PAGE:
Things changed dramatically in a matter of days. Just before Baidu banned music service payments, China’s central bank brought the hammer down on Bitcoin. This news in combination of speculation sent Bitcoin’s value falling below $900. Why the sudden change in China’s stance towards Bitcoin after taking it to dizzying heights and dropping it back like a hot potato?

Security threats

Since there are no limits on who can buy Bitcoins, the value of existing Bitcoins is now more than $12 billion, after a volatile surge increased the value by more than 1,000% over the last month. This rapid surge in demand has led to security threats for investors. In the recent past, more than 30 incidents have come to light where at least 1,000 Bitcoins or $1 million at the current rate of exchange, were stolen or transferred illegally. Bitcoin Internet Payment System (BIPS), the largest Bitcoin payment processor in Europe, said last month that its website was hacked. As a result, BIPS lost about $1 million worth of Bitcoins, includingthe ones that were in the personal online wallets of customers.

Currency of the future?

Bitcoin’s recent meteoric rise in value and profile has put the spotlight on alternative currencies like AnonCoin to Zeuscoin, with around 44 being publicly traded. Like Bitcoins, most of these currencies are mined by computers solving hard mathematical problems. The “coins” do not exist physically, of course, as the currencies are virtual existing only as computer files.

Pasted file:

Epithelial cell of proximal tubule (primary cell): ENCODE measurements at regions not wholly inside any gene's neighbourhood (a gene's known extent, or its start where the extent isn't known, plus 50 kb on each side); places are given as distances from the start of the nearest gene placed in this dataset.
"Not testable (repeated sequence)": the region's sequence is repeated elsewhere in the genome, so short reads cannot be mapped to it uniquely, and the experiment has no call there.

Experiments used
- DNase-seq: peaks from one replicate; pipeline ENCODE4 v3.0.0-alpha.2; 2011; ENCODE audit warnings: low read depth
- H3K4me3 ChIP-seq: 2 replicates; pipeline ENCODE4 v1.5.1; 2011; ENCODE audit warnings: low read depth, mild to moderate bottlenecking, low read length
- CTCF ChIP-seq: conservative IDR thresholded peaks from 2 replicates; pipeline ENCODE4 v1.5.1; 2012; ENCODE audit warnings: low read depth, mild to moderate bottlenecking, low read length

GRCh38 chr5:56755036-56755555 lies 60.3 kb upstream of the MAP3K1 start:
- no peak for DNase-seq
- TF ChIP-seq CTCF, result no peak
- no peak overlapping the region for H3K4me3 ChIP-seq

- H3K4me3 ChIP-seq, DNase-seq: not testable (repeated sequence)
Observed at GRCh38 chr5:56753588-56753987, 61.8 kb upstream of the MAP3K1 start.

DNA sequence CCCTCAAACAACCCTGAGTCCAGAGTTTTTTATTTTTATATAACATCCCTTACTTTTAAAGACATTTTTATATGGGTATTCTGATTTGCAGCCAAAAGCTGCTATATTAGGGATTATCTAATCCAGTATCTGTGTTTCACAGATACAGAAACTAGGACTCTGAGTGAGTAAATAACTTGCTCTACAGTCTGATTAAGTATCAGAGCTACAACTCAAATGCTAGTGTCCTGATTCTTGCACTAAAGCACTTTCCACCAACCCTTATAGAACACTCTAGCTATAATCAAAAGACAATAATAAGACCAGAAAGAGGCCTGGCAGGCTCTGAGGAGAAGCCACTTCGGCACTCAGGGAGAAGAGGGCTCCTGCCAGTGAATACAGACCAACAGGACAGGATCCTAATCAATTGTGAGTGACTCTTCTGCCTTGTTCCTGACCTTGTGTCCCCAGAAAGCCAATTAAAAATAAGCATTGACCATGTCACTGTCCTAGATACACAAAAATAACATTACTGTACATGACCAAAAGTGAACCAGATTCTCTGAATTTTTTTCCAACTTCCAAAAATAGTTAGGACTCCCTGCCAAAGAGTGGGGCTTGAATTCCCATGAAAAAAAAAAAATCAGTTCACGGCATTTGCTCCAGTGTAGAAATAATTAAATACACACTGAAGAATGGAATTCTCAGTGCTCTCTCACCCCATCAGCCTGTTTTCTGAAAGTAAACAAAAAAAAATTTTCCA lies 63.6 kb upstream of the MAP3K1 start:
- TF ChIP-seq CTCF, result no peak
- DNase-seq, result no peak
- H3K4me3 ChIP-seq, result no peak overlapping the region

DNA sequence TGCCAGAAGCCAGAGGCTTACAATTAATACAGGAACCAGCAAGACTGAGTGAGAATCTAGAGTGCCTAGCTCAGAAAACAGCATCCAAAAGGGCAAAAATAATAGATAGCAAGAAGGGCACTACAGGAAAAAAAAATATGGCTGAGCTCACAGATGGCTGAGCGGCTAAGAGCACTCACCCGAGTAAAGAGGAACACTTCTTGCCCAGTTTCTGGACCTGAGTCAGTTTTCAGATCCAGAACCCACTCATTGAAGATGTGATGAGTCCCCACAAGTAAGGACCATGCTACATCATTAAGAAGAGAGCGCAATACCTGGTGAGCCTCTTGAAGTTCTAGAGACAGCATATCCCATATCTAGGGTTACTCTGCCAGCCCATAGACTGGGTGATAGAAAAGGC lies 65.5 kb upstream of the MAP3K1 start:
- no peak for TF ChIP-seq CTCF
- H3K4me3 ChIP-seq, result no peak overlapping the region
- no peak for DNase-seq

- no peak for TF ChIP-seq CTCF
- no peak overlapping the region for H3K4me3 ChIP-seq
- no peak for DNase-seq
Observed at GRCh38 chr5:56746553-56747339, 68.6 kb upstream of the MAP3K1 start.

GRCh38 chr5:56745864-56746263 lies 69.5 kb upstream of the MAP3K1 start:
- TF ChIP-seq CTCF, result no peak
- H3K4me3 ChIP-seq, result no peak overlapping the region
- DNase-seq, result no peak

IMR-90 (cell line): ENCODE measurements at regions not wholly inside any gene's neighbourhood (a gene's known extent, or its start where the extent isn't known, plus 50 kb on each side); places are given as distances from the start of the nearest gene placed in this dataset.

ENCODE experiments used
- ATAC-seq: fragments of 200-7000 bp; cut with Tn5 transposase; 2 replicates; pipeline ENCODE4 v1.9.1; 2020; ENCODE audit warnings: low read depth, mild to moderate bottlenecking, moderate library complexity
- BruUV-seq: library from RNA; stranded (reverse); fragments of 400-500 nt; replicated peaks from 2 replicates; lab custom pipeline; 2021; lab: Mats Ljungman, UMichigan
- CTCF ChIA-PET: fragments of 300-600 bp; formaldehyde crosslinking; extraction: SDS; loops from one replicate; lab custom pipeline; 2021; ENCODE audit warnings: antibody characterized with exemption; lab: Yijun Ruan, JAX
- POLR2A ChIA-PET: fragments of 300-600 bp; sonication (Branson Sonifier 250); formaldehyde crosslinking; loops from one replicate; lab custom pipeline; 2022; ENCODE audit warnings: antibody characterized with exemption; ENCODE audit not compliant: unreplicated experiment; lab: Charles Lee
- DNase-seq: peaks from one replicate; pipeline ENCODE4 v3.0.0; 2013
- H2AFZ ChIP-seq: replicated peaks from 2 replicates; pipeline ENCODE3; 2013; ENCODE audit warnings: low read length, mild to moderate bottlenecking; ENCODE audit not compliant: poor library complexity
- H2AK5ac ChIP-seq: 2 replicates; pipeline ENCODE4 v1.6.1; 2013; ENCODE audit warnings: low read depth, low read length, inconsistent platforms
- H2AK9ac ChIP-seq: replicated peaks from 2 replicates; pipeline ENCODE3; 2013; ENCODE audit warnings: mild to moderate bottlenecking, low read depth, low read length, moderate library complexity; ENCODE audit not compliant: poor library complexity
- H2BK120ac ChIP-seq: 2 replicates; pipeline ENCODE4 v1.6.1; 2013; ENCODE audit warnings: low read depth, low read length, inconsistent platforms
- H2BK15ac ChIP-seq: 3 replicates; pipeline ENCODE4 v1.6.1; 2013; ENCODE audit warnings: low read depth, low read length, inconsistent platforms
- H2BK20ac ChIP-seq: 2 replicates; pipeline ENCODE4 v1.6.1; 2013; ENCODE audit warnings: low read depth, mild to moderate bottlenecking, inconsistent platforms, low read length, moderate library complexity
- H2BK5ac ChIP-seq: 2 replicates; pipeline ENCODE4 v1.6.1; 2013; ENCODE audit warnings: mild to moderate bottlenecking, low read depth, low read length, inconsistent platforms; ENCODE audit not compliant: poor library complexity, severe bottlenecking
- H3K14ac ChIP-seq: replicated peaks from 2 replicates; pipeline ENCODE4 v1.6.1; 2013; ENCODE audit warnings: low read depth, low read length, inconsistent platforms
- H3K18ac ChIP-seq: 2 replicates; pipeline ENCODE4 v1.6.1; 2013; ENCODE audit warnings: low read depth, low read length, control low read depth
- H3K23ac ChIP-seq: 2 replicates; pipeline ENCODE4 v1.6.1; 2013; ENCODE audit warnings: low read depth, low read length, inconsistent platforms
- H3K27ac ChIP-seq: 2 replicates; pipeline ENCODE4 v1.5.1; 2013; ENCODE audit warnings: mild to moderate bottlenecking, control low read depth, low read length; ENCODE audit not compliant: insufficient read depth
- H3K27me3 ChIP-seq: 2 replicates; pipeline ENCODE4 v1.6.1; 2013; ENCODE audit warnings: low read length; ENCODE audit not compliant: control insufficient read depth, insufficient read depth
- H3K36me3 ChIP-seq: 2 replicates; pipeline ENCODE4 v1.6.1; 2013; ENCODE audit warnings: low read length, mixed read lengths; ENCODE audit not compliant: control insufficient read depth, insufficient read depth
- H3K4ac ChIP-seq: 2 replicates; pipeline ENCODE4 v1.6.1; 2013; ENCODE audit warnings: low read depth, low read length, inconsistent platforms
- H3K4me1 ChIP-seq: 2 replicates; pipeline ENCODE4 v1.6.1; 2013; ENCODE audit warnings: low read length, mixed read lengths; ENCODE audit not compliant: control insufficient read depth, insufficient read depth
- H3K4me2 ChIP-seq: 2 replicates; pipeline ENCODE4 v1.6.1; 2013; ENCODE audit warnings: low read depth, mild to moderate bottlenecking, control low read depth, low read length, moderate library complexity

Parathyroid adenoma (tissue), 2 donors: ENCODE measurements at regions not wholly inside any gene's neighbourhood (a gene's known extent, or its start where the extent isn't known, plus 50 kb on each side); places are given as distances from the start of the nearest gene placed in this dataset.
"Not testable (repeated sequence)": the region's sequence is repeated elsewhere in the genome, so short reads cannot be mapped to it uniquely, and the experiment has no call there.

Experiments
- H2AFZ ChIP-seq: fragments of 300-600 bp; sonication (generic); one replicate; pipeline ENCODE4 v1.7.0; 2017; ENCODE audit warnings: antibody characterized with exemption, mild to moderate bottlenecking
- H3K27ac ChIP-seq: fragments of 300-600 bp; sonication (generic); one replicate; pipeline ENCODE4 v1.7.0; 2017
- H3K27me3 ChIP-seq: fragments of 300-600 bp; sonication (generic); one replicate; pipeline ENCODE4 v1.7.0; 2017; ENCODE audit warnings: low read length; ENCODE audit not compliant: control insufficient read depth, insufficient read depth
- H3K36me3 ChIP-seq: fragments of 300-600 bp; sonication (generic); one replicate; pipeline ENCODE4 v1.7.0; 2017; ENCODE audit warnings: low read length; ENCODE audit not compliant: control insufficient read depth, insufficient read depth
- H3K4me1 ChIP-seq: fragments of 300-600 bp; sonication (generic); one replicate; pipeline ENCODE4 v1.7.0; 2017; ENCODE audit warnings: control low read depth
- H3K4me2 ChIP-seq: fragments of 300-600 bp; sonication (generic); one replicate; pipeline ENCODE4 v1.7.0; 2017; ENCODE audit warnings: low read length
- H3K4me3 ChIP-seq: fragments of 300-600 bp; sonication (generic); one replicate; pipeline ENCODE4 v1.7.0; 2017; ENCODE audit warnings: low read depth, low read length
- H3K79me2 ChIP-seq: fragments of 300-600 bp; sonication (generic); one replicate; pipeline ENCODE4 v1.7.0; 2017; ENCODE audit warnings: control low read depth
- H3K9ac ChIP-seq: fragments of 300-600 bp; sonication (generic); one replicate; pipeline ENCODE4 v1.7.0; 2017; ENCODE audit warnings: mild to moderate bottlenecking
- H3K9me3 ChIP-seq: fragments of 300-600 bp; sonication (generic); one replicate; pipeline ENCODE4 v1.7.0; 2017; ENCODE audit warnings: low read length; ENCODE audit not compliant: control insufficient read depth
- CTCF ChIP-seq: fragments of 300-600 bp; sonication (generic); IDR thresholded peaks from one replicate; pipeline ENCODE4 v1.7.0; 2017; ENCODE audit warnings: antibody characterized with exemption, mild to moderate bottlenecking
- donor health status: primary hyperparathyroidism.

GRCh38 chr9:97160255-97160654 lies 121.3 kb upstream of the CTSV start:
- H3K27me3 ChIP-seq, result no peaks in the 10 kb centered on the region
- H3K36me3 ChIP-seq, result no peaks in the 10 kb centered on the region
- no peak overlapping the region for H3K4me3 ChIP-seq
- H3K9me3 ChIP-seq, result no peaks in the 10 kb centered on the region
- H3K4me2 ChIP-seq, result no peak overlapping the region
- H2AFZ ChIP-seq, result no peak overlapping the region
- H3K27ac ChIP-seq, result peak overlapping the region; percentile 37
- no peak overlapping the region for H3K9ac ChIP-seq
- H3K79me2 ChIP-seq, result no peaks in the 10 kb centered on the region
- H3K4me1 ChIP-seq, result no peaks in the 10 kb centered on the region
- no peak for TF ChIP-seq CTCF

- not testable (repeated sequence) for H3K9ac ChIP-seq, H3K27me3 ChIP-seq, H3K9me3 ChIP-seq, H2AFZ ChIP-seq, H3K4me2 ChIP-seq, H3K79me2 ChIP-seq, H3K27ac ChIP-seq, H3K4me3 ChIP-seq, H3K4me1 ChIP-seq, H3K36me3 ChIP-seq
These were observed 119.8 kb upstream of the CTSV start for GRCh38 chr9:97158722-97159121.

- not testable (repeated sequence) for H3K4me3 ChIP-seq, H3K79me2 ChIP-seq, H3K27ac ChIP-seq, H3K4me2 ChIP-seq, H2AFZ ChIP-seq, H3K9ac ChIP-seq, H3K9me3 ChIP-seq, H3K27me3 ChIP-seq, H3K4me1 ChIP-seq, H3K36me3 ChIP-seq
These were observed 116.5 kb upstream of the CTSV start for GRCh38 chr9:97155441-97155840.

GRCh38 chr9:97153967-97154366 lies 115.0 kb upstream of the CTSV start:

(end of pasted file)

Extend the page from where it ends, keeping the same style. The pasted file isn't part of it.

The fundamental question is whether the digital currency will eventually become a widely accepted means of exchange.Will businesses and individuals routinely be able to use Bitcoins to purchase goods and services? Can they store their savings in Bitcoins, not because they are betting on gains versus the dollar, but because they regard it as a safe and?

On a final note, I can only opine that Bitcoin is more of an experiment than an alternative.It would, however,be an exaggeration to say that many people have gravitated toward this virtual currency. Bitcoin will have to overcome major hurdles before it goes mainstream.

As earlier mentioned,digital currency alternatives are essentially based on the same technology.A time may come where a nation declares its own version of Bitcoin as a legal tender. Hence, even if the currency of the future looks like Bitcoin, it might end up being a distant successor of the pioneer. Bitcoin provides a window in tomorrow’s world of finance, would it beBitcoin itself? I don’t think so.